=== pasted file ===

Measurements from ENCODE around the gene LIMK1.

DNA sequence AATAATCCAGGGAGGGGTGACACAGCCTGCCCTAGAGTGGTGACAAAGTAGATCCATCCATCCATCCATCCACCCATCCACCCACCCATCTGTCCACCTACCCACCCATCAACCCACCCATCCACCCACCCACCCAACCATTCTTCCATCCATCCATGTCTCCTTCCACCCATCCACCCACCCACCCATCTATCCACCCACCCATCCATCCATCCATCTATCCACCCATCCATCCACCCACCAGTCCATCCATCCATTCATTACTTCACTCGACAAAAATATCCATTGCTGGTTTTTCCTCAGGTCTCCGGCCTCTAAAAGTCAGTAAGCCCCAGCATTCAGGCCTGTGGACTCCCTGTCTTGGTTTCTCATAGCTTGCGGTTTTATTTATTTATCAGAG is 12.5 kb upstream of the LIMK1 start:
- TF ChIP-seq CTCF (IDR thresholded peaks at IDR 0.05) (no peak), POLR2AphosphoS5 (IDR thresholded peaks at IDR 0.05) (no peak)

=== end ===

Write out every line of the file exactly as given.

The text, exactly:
Measurements from ENCODE around the gene LIMK1.

DNA sequence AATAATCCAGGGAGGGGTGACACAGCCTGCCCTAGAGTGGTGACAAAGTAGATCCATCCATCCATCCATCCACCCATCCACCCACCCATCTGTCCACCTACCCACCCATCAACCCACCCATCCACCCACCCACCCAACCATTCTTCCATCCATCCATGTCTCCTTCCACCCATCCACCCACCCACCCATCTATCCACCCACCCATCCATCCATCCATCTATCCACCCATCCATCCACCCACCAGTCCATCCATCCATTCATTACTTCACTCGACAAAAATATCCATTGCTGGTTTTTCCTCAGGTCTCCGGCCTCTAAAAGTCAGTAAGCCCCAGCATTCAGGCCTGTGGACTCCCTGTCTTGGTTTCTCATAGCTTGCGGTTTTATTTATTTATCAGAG is 12.5 kb upstream of the LIMK1 start:
- TF ChIP-seq CTCF (IDR thresholded peaks at IDR 0.05) (no peak), POLR2AphosphoS5 (IDR thresholded peaks at IDR 0.05) (no peak)